The youngest amongst us quickly go to the top deck to join the captain whilst the rest of us stay close to the berths below. We’ve only been out for about half an hour when a blow is seen just off the side of the boat, then a fin and dive. After that, it seems there are a couple of whales swimming around us. We also see dolphins. The dolphins are seen here all the time and have been already been documented, being recognisable from their fins.

Male whales sing, haunting complicated communications that carry for thousands of miles underwater. It is now thought, that females also sing, almost inaudible to humans, low frequency pulsing vocalisations. We don’t hear any over the whirr, plash and howl of the boat in open sea.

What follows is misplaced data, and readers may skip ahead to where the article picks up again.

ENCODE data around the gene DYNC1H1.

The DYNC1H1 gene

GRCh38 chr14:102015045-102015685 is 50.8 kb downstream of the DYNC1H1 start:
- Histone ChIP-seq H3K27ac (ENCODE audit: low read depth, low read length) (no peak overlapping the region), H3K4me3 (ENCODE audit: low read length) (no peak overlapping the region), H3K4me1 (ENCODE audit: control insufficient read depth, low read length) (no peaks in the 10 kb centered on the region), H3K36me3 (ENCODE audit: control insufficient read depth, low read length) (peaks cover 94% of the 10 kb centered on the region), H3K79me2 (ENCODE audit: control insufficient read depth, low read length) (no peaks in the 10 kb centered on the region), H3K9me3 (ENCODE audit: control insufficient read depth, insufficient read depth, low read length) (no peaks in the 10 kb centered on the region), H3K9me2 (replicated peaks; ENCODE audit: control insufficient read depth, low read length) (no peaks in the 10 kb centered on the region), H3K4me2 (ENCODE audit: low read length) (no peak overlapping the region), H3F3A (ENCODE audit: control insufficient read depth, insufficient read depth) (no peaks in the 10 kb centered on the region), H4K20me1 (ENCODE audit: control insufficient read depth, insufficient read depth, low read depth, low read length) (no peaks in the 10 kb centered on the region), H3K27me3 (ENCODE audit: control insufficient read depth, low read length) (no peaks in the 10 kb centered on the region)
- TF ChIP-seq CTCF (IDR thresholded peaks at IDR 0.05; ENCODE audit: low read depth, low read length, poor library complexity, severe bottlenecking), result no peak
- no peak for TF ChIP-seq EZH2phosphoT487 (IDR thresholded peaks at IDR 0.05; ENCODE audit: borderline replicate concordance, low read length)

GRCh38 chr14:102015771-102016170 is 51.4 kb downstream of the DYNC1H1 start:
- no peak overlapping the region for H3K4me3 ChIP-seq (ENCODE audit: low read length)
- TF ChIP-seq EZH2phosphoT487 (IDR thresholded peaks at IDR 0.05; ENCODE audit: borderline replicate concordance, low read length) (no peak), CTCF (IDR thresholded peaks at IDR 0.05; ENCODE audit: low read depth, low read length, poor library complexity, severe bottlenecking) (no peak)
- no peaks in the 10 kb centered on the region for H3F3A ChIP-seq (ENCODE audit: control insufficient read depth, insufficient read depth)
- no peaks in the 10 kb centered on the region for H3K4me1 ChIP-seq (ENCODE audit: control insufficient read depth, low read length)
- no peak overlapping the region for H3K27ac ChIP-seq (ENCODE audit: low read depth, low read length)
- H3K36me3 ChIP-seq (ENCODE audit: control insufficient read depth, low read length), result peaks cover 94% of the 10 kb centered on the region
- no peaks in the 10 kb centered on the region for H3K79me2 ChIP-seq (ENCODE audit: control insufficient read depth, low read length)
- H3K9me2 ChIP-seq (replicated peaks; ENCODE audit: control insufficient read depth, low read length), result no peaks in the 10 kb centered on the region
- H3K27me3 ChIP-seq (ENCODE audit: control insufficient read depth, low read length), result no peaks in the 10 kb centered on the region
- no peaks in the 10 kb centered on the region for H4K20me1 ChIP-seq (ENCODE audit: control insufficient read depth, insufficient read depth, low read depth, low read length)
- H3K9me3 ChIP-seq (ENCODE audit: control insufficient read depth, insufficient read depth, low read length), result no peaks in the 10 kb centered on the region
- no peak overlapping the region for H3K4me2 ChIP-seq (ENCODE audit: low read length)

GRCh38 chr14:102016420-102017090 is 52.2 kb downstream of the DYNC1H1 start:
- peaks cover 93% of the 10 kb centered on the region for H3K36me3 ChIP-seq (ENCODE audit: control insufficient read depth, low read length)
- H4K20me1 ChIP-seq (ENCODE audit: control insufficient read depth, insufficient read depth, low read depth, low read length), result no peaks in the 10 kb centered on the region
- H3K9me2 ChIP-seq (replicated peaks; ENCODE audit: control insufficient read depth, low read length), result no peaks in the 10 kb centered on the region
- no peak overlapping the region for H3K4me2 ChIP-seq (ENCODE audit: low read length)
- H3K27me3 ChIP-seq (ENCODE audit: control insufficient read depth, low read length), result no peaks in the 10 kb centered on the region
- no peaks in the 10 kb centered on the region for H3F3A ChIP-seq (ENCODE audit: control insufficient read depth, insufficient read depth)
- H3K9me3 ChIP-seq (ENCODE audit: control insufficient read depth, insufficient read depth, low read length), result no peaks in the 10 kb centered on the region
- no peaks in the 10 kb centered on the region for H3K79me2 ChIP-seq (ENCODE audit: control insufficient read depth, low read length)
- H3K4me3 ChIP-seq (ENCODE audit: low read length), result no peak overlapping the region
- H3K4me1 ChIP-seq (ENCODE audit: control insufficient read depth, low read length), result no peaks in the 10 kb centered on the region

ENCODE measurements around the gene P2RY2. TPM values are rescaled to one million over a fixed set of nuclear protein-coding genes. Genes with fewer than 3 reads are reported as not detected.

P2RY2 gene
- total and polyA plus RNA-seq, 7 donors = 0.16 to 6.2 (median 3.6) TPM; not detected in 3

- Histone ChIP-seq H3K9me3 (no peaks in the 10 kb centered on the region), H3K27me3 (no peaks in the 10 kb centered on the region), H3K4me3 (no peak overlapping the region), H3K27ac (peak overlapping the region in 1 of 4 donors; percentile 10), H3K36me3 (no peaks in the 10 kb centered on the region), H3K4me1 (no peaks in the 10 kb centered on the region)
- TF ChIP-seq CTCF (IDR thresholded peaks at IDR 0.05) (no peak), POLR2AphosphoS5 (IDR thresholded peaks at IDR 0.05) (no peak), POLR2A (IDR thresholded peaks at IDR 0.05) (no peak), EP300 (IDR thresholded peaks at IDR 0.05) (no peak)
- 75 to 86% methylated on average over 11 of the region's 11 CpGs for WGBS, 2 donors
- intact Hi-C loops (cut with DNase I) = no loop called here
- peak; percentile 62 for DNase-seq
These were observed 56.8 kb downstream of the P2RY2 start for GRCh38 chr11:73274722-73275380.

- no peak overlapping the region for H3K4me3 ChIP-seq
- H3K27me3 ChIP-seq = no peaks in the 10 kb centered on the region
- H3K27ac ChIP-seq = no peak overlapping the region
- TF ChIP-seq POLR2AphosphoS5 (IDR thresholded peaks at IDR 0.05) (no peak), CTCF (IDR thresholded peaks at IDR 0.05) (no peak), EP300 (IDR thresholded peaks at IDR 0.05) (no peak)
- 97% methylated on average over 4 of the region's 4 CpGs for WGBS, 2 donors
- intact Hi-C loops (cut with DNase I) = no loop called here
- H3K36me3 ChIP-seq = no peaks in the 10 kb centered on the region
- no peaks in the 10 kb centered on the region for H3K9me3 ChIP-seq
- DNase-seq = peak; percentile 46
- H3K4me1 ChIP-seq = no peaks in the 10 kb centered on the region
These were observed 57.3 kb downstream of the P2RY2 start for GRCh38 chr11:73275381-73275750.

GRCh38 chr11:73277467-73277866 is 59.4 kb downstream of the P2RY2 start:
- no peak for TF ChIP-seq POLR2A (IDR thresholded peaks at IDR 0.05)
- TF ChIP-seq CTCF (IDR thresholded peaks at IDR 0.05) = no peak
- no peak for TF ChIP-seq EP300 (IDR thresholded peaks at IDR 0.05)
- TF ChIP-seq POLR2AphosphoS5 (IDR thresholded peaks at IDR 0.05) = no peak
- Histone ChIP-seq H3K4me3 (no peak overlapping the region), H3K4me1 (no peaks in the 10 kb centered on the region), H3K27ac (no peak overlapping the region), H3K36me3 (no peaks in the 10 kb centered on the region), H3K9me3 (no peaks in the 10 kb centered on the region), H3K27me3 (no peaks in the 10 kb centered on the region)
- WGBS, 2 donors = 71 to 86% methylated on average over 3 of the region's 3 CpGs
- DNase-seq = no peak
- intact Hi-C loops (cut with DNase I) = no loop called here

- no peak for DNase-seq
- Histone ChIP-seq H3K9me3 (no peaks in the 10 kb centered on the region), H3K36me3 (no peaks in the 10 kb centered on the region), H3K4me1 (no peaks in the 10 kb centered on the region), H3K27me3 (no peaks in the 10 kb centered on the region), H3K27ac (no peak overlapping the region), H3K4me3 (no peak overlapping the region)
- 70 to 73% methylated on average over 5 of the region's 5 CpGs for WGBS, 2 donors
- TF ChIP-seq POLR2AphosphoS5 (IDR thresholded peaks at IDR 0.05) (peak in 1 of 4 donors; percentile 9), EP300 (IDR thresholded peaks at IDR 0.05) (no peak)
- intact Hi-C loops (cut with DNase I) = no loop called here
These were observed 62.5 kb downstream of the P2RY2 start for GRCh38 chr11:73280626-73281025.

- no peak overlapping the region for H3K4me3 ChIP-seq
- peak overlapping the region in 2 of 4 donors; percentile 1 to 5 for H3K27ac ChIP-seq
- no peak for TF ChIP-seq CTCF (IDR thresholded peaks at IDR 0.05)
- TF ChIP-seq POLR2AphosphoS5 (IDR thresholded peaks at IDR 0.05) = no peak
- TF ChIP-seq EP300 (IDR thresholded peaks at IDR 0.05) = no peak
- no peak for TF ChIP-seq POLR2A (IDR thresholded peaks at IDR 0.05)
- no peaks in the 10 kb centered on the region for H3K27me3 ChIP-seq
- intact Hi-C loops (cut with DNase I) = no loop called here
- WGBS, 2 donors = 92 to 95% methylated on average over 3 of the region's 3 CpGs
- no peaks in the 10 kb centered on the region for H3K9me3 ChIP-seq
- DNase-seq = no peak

Sometime this month, extreme sport lovers – expert scuba divers, will swim up to the whales and start tagging them, here in Watamu, so that us humans can understand exactly their comings and goings. It is generally believed that the humpbacks travel into the warm tropical waters close to the reefs, to breed. In October, they begin swimming back over 4000 km to the Antarctica, where the seas are richly populated with the shrimp like krill which they love.

My ten year old is a little concerned and asks me is we are chasing them. She’s seen a distressing documentary on irresponsible tourism where boats chase and drive into groups of dolphins, splitting family members, harassing them and disrupting their feeding. I ask the skipper if they’re scared of us, and he tells me they are, but they know that they are not worn out or hunted here, so they are not distraught.